There is no inherent contradiction between any particular business model and obtaining scale or market share leadership, but there are imperatives to scale (network effects) in any ad-supported business model that might tell us something about the next wave of internet application development.
Put simply, will the next wave be driven by business models less dependent on network effects? If so, then the business need to drive scale by any means necessary (driving addictive or abusive behavior) will be less.
It remains impossible to pinpoint what the next period of app leadership will look like, except to say that observers expect a “next wave” to develop. The “post-Google, post-Facebook” era is hard to imagine, but subscription-based business models, with firms operating for long periods of time at lower volume (less scale) seem almost inevitable, given the building backlash against advertising-supported models.
Should privacy become a big-enough end user concern, then alternate revenue models based on subscriptions are nearly inevitable. Assuming one rules out donations as an attractive long-term model, there are few other options.
If one removes all revenue models dependent on monetizing user information, that mostly leaves subscriptions, commerce or device purchase (lease and rental being variants) as the main possibilities.
In principle, an appliance model (like purchasing a phone) is a conceivable, if far-fetched way to sell most applications. It is not without precedent, though. TiVo sold its time-shifted TV capability using both a subscription and device purchase model.
To the extent one conceives of in-home Wi-Fi as an application, there is a “rent or buy modem” model. In the business customer segment, there are subscription plans for Boingo venue Wi-Fi, if no device purchase model.
Still, in principle, a few highly-valued apps conceivably could be bundled with a device purchase. Think of a smartphone purchase that includes a two-year or three-year subscription to Netflix. It is a stretch, but is possible, if not terribly likely.
So if advertising models and device purchase models and donations are mostly infeasible, what remains? Mostly versions of the subscription model, or pay-per-use models.
And Facebook already has hinted that if the ad model is compromised, a subscription-based model that does not require intrusive profiling and behavior tracking could be created. That has important implications related to scale.
Most ad-supported consumer revenue models work best at scale, since most advertisers are used to buying on a “cost per thousand” basis. So the more “eyeballs” a venue commands, the more revenue it can earn.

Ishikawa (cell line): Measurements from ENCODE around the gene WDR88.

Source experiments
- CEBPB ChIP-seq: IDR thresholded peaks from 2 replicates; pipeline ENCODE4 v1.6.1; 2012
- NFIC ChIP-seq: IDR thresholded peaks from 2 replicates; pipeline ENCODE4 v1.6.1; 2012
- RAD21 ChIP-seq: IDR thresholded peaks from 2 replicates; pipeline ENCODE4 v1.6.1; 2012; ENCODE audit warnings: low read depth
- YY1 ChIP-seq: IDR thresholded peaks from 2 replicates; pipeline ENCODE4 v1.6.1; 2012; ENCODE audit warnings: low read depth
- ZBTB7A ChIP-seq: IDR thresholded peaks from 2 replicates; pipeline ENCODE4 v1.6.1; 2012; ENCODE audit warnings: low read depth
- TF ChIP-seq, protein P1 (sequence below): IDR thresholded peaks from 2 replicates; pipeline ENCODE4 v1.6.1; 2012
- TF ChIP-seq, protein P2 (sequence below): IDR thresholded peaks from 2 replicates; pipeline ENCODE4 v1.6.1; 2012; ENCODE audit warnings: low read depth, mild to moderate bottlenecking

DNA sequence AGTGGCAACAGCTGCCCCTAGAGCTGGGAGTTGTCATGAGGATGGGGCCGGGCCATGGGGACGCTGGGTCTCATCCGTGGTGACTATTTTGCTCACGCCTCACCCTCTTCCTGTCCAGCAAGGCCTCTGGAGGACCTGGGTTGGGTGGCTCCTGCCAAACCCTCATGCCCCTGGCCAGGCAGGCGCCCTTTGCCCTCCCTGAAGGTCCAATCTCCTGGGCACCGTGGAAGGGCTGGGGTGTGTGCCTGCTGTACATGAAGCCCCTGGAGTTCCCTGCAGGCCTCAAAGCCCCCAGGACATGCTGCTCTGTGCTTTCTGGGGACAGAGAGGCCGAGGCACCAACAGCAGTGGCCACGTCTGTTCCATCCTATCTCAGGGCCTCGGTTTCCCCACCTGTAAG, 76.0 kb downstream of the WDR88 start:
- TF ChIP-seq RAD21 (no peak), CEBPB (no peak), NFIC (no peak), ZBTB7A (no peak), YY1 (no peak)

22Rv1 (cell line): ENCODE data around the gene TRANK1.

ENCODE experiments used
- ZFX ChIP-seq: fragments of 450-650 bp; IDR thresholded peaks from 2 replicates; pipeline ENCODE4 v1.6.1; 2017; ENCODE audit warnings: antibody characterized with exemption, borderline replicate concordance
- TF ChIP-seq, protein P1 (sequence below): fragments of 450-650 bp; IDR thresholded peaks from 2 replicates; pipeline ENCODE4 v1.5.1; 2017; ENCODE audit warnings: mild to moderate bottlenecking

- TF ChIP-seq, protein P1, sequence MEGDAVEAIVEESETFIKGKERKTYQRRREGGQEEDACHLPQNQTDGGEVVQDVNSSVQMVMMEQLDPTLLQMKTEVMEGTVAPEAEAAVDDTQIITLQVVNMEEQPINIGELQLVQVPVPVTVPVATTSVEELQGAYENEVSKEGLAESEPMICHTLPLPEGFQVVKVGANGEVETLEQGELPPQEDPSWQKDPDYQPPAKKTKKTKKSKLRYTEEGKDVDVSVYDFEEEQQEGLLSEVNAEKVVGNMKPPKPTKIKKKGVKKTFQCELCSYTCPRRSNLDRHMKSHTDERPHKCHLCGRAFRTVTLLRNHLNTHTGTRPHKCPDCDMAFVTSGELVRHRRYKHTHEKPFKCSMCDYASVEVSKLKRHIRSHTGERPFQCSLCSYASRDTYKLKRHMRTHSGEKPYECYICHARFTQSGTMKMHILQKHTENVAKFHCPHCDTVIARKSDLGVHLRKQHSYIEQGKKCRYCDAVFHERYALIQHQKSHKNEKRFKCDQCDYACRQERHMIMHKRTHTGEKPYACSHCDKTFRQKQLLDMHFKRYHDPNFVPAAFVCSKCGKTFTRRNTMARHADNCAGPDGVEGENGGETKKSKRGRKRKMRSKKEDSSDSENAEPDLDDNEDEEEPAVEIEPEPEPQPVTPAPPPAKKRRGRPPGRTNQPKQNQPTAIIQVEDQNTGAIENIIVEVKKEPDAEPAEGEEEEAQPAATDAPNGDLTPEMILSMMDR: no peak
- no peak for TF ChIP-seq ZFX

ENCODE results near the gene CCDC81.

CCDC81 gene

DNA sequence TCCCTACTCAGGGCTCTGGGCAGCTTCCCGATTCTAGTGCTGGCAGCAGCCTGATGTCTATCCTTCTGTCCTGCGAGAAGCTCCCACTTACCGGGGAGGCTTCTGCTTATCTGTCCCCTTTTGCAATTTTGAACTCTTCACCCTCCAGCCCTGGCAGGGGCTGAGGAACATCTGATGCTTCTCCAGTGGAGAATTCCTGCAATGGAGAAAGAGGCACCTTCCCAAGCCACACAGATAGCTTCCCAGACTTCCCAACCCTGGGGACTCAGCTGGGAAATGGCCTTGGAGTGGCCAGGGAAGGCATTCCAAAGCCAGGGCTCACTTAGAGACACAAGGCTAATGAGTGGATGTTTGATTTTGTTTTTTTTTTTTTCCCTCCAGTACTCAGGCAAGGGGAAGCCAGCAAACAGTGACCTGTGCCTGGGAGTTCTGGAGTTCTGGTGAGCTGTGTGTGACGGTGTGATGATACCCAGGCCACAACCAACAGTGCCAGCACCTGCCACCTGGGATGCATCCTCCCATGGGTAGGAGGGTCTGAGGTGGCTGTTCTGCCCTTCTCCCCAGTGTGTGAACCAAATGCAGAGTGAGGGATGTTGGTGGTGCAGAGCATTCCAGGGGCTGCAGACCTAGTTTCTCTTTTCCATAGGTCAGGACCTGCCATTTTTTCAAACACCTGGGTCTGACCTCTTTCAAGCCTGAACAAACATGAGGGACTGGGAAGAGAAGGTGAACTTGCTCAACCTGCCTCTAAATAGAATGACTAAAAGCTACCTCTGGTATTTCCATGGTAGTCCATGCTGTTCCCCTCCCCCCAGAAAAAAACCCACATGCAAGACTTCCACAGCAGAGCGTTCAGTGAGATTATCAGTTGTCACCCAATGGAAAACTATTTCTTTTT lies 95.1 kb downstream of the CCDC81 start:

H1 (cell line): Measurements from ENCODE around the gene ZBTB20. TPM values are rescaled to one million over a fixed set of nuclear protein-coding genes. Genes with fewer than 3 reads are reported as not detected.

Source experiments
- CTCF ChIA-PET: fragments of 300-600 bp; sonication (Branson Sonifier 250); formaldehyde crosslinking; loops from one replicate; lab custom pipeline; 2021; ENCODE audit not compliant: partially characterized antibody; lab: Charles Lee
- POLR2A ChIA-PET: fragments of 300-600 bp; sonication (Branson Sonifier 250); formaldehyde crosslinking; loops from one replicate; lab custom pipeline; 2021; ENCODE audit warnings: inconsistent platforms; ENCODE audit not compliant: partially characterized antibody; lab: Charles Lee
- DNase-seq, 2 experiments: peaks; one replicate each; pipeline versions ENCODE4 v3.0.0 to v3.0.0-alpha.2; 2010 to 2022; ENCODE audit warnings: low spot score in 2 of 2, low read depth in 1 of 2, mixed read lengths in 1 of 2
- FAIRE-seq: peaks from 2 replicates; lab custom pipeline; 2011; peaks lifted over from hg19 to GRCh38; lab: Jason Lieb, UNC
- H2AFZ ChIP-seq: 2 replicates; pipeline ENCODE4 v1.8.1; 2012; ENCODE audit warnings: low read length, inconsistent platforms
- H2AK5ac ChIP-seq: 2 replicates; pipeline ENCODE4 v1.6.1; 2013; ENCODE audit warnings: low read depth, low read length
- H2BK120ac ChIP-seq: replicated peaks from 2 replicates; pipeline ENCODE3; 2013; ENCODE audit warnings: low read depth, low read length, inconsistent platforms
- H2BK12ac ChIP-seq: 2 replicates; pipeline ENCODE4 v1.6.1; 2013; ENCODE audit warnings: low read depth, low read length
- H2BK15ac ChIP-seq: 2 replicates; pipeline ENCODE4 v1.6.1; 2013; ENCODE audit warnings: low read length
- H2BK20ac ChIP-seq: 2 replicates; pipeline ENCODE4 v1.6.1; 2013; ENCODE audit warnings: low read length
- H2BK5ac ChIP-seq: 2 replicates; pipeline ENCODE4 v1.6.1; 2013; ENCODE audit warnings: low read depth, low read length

Subscription models also are scale-dependent, up to a point, since but any single consumer is willing to spend relatively limited amounts of money on subscriptions. That obviously means there is a minimum number of “units sold” required to support firm operations.
The main point is that subscription models do not have the same “cost per thousand” business dynamics. Scale might be desired, but is not required, to the same extent.
Pay-per-use models also are conceivable, if logistically cumbersome. We are familiar with pay-per-use video or music models (buying songs or renting movies and shows). The cost of billing instances of usage that individually have small costs is one issue, but conceptually, micro-payments are possible.
The point is that, in the next era, if advertising does not drive revenue models, then something else will. Those other models arguably are less dependent on scale (cost per thousand) than advertising.
To be sure, there are many possible ways to implement a revenue model based on commerce, for example, though the challenge of creating an app model using commerce means the supplier has to avoid the “intrusiveness” and privacy issues that make “targeting” so useful for merchants.
And if opposition to retail data mining becomes vigorous enough, even the commerce model might not be so workable.
And that leaves one with subscriptions as the easiest alternative model.
Possibly significantly, that could mean a new era that initially begins again with lots of smaller providers. When consumers must buy apps on a subscription basis, they generally are picky about what they buy. So scale (volume) will be an issue for most app suppliers.
And that, in turn, answers the concerns about “bigness” and “lack of innovation” in the present era. If the advertising business model becomes toxic, subscriptions will be the main alternative for most potential apps. And that will mean, at least for a time, that bigness is not so much an issue, as demand will be fragmented.
The point is that markets tend to work, when customers are able to make choices with low friction. A big shift away from ad-supported apps is going to mean some present problems (privacy, perceived barriers to innovation) will tend to fix themselves.
There is no easy way to solve the problem of bad manners, aggressive behavior and courtesy, though. But peer pressure seems to work well enough, in other areas of life. What we now need, to fix the “bad manners” problem, is enough peer pressure from people to shame abusers into exhibiting good manners.